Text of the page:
After Martinique, the next time I went surfing was a chilly November day in Westward Ho!. No, that is neither a grammatical error nor a reflection of how much fun I had. The place is called Westward Ho! and it’s the only place in the British Isles with an exclamation mark in its name. It was windy and I spent most of the time trying to paddle out to actual waves. I gave up when the current had pulled me a 15-minute walk away from where I had originally gotten in. When Tom came out of the water he was shivering so much that his teeth were chattering. Unreal.
It was then that I realized:
I’ll probably never surf again the way I could have in Martinique.
I lived a 20-minute drive away from a surf beach, the water is warm (no wetsuit!), and beyond the high season the waves were accessible for a beginner. Of course, I didn’t take advantage of it and quit surfing in Martinique after that incident.
I still like surfing and I really would like to get better at it (without having to withstand uncontrollable shivering), so I was really excited when Planet Surf Camps got in touch with me about heading over to their surf camp in Fuerteventura. Once I double checked they were for real, it wasn’t hard to get Tom on board: surfing + holiday is an easy sell in Tomland.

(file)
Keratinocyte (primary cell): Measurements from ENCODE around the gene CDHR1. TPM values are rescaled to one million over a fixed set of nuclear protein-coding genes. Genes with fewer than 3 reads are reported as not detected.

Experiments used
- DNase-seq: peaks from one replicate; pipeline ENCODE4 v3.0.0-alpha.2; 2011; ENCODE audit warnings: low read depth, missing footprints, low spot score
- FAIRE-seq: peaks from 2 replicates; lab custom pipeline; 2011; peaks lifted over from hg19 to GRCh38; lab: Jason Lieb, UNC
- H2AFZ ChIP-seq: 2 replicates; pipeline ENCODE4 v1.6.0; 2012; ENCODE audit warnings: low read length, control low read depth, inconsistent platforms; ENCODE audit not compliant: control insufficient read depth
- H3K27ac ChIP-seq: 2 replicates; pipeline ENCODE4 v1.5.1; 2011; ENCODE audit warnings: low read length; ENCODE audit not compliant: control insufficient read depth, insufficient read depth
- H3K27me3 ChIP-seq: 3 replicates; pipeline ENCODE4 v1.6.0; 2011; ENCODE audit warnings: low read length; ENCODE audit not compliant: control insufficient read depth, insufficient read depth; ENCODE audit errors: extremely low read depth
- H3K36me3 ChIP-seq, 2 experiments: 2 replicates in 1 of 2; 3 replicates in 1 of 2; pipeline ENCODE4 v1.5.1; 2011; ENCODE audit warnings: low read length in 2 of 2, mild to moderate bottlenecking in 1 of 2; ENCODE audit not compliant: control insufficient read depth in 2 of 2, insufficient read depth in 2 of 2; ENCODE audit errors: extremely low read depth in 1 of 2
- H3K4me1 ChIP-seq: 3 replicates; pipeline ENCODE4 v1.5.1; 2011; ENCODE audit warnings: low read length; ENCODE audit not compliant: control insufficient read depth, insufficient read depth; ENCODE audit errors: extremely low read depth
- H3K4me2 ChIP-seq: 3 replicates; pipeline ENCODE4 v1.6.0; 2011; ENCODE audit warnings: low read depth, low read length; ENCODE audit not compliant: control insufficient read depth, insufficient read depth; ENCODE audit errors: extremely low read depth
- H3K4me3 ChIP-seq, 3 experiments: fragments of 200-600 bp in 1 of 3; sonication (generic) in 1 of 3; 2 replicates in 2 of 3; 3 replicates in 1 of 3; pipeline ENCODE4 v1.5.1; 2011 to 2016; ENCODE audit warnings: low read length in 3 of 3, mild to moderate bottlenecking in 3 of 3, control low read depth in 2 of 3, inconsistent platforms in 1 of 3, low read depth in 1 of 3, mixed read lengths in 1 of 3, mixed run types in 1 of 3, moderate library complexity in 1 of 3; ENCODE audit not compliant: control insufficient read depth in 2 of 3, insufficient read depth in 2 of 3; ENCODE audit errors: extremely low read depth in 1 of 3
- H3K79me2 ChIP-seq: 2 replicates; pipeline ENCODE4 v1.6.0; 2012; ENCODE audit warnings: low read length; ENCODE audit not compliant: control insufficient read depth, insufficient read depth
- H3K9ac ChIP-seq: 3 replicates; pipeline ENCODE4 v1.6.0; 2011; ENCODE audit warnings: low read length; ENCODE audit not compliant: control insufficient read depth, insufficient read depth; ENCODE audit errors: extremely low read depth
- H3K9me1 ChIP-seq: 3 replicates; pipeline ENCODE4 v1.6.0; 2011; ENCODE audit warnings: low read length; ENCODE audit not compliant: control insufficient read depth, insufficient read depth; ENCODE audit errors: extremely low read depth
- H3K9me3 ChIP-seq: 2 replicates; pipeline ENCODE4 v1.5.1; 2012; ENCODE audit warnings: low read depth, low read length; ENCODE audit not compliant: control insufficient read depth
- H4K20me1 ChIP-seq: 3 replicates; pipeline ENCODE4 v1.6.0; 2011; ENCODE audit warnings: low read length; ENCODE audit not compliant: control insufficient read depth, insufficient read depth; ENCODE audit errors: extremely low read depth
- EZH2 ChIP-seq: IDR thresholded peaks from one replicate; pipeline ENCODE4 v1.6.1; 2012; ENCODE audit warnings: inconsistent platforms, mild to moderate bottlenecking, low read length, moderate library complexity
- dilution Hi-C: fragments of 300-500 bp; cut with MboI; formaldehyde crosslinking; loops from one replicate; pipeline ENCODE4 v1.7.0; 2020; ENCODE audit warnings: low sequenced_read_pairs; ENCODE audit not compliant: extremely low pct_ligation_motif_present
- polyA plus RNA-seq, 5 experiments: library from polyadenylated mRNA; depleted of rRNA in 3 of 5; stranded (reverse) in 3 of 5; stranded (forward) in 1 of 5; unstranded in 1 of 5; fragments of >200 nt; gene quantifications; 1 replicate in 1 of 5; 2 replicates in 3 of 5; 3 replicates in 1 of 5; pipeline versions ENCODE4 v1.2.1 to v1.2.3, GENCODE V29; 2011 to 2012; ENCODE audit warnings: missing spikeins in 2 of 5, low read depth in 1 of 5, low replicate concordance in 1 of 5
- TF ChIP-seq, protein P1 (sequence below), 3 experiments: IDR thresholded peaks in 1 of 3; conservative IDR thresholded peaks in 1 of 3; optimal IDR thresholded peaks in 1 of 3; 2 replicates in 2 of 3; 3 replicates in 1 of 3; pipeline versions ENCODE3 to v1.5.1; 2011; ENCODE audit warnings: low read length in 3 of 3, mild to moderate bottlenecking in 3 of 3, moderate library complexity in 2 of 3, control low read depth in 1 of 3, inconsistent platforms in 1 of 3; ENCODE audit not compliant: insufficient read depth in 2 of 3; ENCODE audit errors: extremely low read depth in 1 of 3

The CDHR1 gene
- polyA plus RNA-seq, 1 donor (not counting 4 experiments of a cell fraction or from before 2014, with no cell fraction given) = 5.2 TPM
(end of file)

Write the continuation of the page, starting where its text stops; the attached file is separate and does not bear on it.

I informed all of my clients that I would be taking a holiday and doubled up on work the week before so I could focus on surfing and relaxing, and surf and relax I did! As a result, I didn’t take many pictures…or any notes. But I have my (okay, Tom’s) memory so here’s what went down:
The Surf House
I had seen the pictures, but I still wasn’t quite sure what to expect out of the surf house. Tom and I arrived late on a Saturday night and not many people were around, but Ania, a staff member from Poland, was there to show us to our room. Even though we had booked together they weren’t aware that we were “together” so she gave us an empty room with a pair of bunk beds (lucky us!). It wasn’t very “couple-friendly” but hey, we did our romantic holiday together in Morocco–we were here to surf!
The surf house is a pair of townhouses that are connected by a courtyard, so it has more homey feeling than a hostel. In the house we stayed in, there are three rooms on two floors– room for 7-8 and a couple of rooms for 4. The main house has two kitchens with plenty of storage space and large tables where people seemed to gather.
Outside was where all the fun happened: in the courtyard there was a pool table, ping pong table, a BBQ, a picnic bench, and a kind of gazebo where people just chilled out, tanned, and napped.
The surf camp only bought these houses in the last couple of years so everything was clean and newly fitted.
So, getting up at 7:30 every morning isn’t really my idea of a holiday. But going out that early meant that we missed the hottest part of the day–and believe me, you wanted to miss that part because it was sunstroke-worthy hawt.